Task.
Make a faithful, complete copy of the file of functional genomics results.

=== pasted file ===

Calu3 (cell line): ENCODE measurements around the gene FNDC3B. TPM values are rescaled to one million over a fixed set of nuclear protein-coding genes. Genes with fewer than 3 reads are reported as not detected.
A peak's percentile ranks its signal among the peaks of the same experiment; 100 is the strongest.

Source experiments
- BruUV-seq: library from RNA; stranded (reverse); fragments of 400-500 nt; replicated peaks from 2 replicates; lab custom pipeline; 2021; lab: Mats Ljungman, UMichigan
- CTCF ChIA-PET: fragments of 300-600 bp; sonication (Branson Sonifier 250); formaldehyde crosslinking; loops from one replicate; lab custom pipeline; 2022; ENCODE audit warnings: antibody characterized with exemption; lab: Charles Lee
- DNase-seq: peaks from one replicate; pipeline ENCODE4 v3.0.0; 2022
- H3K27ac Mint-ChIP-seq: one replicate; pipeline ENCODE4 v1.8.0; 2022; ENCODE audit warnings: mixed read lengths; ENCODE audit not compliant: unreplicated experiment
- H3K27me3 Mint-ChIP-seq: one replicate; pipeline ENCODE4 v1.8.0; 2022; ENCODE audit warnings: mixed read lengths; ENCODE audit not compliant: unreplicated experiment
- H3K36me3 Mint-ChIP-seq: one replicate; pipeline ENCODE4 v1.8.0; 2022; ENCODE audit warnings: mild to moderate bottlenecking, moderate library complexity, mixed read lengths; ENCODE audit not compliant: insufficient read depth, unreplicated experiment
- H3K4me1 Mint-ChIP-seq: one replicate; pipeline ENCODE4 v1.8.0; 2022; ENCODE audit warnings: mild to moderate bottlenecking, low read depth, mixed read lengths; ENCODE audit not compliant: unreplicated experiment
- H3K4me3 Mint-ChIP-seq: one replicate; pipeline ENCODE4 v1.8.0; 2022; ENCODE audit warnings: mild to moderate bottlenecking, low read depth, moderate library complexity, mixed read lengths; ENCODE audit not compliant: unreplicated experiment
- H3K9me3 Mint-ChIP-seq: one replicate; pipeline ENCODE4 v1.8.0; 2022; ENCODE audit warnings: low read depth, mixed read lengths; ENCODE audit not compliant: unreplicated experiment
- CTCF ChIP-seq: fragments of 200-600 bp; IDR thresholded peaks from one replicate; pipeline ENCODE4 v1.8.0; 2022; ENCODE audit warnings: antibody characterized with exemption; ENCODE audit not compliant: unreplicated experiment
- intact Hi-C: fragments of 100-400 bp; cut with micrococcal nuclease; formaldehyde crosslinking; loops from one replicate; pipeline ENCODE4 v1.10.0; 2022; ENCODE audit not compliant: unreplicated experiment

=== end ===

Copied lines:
Calu3 (cell line): ENCODE measurements around the gene FNDC3B. TPM values are rescaled to one million over a fixed set of nuclear protein-coding genes. Genes with fewer than 3 reads are reported as not detected.
A peak's percentile ranks its signal among the peaks of the same experiment; 100 is the strongest.

Source experiments
- BruUV-seq: library from RNA; stranded (reverse); fragments of 400-500 nt; replicated peaks from 2 replicates; lab custom pipeline; 2021; lab: Mats Ljungman, UMichigan
- CTCF ChIA-PET: fragments of 300-600 bp; sonication (Branson Sonifier 250); formaldehyde crosslinking; loops from one replicate; lab custom pipeline; 2022; ENCODE audit warnings: antibody characterized with exemption; lab: Charles Lee
- DNase-seq: peaks from one replicate; pipeline ENCODE4 v3.0.0; 2022
- H3K27ac Mint-ChIP-seq: one replicate; pipeline ENCODE4 v1.8.0; 2022; ENCODE audit warnings: mixed read lengths; ENCODE audit not compliant: unreplicated experiment
- H3K27me3 Mint-ChIP-seq: one replicate; pipeline ENCODE4 v1.8.0; 2022; ENCODE audit warnings: mixed read lengths; ENCODE audit not compliant: unreplicated experiment
- H3K36me3 Mint-ChIP-seq: one replicate; pipeline ENCODE4 v1.8.0; 2022; ENCODE audit warnings: mild to moderate bottlenecking, moderate library complexity, mixed read lengths; ENCODE audit not compliant: insufficient read depth, unreplicated experiment
- H3K4me1 Mint-ChIP-seq: one replicate; pipeline ENCODE4 v1.8.0; 2022; ENCODE audit warnings: mild to moderate bottlenecking, low read depth, mixed read lengths; ENCODE audit not compliant: unreplicated experiment
- H3K4me3 Mint-ChIP-seq: one replicate; pipeline ENCODE4 v1.8.0; 2022; ENCODE audit warnings: mild to moderate bottlenecking, low read depth, moderate library complexity, mixed read lengths; ENCODE audit not compliant: unreplicated experiment
- H3K9me3 Mint-ChIP-seq: one replicate; pipeline ENCODE4 v1.8.0; 2022; ENCODE audit warnings: low read depth, mixed read lengths; ENCODE audit not compliant: unreplicated experiment
- CTCF ChIP-seq: fragments of 200-600 bp; IDR thresholded peaks from one replicate; pipeline ENCODE4 v1.8.0; 2022; ENCODE audit warnings: antibody characterized with exemption; ENCODE audit not compliant: unreplicated experiment
- intact Hi-C: fragments of 100-400 bp; cut with micrococcal nuclease; formaldehyde crosslinking; loops from one replicate; pipeline ENCODE4 v1.10.0; 2022; ENCODE audit not compliant: unreplicated experiment